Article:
When Mark Met Elle

Whilst I was living in Sydney over the past year, I managed to organise some work experience/a short term internship with ELLE fashion magazine, and I learnt a few things I feel others may be able to benefit from.

You may be reading this and wondering why a man would want to work at a women’s fashion magazine, and I have two answers to this; firstly, I didn’t actually realise that ELLE was an exclusively female fashion mag (very ignorant I know) which leads to my second answer: I just knew it was very prestigious and well known, and any work experience is better than none.

It’s probably good to start by explaining how I scored work experience at ELLE, when in the words of their cultural editor they ‘don’t take workies’. A man I met at a club invited me to a high profile event with Qatar Airways (I know, an awful company), but Kylie Minogue was performing so I couldn’t exactly say no. There were a bunch of people on my table, including the Italian Ambassador to Australia, and Laura, who worked for ELLE. Qatar was running an event where if your business card was pulled from a jar you won two free first class tickets to anywhere in the world. Had I realised this when I came into the event I would have brought a business card! Damn. Laura’s business card was pulled, and I saw that it said ELLE, and then I knew that I needed to speak to her. ELLE is ELLE, and even my oblivious mind recognised that she worked for a serious magazine. Champagne was being served all night, so I was kind of drunk, but I went over to speak to her and we hit it off right away. I ended up insinuating that I wanted to work in journalism and she suggested working with her at ELLE and gave me her business card. 3 months later and I actually started.

My time there was a lot better than expected. The rest of my friends at university were enjoying time off (I say enjoying, it was actually study leave), and I chose to go and work 9-5. I was really dreading it actually, but in reality it was really fun. I thought I would end up getting tons of coffee, doing lots of photocopying and other jobs that no one else wanted to do, and this is what workies would traditionally do, according to Laura. However, given my “initiative” and “pragmatism”, I was actually allowed to do things for the magazine and website! (see here, and here, and here).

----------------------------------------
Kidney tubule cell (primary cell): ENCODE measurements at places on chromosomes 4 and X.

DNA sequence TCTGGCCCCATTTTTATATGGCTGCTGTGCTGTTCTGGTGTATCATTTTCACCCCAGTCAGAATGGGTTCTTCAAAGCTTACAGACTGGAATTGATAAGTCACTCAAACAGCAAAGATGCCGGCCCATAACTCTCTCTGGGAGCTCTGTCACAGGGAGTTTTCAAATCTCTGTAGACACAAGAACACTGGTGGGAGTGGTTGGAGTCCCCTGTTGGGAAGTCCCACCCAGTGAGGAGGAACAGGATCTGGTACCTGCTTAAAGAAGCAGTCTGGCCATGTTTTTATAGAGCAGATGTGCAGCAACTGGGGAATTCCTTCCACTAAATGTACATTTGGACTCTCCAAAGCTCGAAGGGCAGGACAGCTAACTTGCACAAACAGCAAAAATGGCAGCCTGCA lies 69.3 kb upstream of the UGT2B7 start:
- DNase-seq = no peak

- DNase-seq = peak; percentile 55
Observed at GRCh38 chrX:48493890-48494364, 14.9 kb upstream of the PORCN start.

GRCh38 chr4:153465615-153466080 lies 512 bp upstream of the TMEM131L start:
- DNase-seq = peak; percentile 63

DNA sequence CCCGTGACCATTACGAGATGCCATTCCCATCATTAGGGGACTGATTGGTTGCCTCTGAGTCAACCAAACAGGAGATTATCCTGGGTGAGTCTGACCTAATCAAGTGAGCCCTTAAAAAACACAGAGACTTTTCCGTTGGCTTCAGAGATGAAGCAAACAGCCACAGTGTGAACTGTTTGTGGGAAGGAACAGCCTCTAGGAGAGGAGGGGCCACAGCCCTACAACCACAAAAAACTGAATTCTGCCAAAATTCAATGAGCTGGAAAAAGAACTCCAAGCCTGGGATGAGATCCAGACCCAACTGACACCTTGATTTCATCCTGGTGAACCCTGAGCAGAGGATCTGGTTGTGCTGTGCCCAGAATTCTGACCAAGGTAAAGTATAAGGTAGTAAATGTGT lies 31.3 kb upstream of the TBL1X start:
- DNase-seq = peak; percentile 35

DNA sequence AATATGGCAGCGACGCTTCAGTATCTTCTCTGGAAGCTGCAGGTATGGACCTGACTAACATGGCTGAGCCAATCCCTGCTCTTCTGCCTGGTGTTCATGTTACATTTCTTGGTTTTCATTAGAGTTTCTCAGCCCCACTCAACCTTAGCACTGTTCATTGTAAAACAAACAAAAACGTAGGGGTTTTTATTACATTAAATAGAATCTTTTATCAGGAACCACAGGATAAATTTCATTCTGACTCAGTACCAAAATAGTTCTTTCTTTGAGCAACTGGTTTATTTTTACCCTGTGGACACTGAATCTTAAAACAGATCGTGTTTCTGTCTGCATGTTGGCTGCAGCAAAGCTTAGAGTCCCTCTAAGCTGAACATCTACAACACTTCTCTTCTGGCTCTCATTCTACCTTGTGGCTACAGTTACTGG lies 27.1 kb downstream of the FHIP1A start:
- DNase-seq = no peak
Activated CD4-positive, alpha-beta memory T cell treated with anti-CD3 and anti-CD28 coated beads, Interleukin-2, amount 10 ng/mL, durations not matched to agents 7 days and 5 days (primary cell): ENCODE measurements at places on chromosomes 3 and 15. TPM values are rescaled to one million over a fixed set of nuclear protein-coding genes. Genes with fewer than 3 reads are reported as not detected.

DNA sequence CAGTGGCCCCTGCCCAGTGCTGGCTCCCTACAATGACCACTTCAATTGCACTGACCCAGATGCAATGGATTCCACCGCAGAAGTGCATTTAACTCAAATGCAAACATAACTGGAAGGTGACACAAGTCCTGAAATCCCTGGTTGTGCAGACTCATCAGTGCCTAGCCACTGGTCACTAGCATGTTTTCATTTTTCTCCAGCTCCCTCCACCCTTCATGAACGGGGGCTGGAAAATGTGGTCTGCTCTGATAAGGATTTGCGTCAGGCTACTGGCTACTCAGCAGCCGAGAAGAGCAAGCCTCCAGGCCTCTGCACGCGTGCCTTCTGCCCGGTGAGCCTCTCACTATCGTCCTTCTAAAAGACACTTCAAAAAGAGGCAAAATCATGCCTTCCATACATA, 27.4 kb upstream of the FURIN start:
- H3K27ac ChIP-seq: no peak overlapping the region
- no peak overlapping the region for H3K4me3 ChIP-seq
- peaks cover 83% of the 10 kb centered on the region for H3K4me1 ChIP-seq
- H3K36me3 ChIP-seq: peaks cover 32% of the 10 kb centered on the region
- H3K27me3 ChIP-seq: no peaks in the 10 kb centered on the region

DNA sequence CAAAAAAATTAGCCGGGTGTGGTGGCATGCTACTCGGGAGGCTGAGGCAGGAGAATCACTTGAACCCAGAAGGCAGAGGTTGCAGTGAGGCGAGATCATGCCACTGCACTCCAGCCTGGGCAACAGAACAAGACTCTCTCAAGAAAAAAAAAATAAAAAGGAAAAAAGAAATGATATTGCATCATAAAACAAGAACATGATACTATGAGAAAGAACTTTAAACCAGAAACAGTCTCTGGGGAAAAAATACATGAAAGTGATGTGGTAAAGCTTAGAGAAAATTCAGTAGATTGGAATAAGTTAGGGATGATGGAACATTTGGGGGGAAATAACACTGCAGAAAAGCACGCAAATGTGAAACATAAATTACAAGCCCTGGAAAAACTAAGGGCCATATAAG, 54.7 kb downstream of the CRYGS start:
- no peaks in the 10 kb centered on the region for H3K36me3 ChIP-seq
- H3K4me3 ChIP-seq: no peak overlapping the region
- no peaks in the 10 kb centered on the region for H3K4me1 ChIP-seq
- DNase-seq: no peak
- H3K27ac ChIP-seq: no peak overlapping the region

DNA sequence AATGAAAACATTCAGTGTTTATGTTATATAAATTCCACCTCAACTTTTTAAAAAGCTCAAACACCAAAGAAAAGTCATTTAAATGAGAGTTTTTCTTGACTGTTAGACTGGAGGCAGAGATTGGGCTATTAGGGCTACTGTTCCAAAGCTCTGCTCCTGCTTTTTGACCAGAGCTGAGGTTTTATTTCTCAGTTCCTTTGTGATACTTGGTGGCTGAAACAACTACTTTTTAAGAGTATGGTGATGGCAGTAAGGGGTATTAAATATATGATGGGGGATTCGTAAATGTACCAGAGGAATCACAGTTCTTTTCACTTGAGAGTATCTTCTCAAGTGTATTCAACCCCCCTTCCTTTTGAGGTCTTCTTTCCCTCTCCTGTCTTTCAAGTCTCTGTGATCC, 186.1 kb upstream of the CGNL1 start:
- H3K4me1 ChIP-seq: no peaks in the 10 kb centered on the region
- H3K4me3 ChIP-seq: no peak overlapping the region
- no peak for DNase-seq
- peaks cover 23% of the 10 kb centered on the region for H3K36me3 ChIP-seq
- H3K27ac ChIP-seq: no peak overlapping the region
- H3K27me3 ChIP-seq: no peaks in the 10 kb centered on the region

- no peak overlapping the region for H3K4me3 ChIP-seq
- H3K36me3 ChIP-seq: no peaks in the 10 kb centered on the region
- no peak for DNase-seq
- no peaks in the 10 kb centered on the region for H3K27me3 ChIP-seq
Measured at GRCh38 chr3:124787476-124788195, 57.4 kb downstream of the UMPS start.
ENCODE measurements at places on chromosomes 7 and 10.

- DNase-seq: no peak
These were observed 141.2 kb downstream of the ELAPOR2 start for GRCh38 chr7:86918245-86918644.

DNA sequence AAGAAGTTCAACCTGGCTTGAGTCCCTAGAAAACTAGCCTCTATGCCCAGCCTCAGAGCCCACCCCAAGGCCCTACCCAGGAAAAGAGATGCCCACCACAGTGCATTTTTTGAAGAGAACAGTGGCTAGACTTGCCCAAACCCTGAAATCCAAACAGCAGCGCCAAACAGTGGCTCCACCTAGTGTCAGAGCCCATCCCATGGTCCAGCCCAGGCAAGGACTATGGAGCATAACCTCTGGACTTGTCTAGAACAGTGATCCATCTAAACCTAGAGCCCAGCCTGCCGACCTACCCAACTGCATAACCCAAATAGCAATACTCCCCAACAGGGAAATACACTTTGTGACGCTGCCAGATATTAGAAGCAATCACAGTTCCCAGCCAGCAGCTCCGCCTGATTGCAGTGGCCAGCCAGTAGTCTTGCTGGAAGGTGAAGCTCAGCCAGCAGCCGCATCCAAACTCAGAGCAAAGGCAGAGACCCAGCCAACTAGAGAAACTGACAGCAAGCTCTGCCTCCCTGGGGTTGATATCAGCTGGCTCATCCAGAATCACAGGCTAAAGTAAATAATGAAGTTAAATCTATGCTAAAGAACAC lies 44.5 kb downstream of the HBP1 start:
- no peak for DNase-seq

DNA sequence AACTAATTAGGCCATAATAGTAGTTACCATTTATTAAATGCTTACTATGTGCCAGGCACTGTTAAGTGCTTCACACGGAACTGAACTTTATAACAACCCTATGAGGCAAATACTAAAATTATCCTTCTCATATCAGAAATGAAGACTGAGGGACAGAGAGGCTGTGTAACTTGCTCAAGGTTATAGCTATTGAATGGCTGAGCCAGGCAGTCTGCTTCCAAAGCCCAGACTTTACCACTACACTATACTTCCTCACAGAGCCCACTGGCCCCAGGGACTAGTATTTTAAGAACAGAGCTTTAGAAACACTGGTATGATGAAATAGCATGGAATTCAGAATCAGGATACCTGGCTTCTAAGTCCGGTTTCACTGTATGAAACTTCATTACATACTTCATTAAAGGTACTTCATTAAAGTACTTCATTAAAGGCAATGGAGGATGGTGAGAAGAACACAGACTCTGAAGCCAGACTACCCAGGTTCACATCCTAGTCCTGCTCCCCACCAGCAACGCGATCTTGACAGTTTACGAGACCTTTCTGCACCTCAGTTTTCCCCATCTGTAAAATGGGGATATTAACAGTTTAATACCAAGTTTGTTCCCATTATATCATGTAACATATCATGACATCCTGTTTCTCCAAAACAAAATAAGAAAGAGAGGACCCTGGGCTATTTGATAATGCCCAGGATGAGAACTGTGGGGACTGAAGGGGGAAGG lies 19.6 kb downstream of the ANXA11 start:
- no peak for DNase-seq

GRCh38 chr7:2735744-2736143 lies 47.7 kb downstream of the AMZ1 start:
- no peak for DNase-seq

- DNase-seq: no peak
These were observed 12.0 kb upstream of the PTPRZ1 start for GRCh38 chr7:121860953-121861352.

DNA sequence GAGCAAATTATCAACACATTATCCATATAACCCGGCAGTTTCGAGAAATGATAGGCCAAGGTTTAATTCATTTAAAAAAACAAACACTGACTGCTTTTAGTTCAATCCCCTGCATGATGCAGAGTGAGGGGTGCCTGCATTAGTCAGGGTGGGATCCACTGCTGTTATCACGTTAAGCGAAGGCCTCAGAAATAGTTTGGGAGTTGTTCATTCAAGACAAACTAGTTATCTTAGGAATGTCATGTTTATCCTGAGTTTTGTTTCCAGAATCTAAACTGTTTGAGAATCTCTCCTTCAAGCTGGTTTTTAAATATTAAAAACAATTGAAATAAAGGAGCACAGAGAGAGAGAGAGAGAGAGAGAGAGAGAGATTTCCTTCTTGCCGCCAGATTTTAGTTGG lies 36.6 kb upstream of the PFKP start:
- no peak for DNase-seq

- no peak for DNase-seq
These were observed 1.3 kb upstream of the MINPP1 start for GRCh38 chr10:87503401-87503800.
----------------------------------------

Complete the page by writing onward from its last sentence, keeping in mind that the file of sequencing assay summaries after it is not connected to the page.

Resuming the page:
This taught me a few things – to get ahead, you actually have to be useful and helpful. On my last day, Laura and I went for coffee where we talked about my time there. She said that interns are only offered jobs if they show initiative and independence. She told me that so many people want to work for ELLE because it’s ELLE, or it’s perceived as glamourous, but not because they want to work in the industry. She said if you can show that you have a genuine, rather than superficial, interest, then you’re more likely to get hired.

Working at a fashion magazine is not like Ugly Betty or The Devil Wears Prada. In reality, it’s quite plain – just another open office, with a fashionable theme. I was very aware that I had to dress well; it was smart-casual, but still very fashionable (read: I wore lots of turtlenecks and trench coats). They actually asked me what sort of work I would like to do, and given I know relatively little about women’s fashion, I chose to work around my gender. I had to come up with ideas which were applicable to both men and women, and the bosslady who I (awfully), can’t remember the name of, thought this was a really cool idea. I found fashion which men would traditionally wear, and looked at ways this could be orientated towards women.

I can really see myself working for a magazine in the future (probably a men’s mag though). I loved how staff were able to take initiative and basically do what they want. Given the monthly publishing cycle, they have to work tirelessly to produce a magazine on time – many are worked on concurrently, months in advance. However, it must be really satisfying to see the magazine completed and read by 135, 000 people.

There is a lot of emphasis on the necessity of work experience in order to get a job, and I have found then that the best way to do this is to throw yourself out there. I hate talking to strangers, but I knew that to get this great opportunity, I would have to speak to someone. In the end, the staff at ELLE Australia loved me (well, they said they did) and I was told to get in contact with the company upon my return to Australia, to put this experience on my CV, and to get in touch if I needed any contacts in the UK. Because of this, I really emphasise looking for every opportunity – Laura said find the contents page of any magazine and email your CV to everyone, and ask that if they are not the right person, that they pass your information on to someone else. It will take time, but persistence is key, and maybe if you’re lucky, you’ll catch an editor on a good day.


Leave a Reply

Your email address will not be published. Required fields are marked *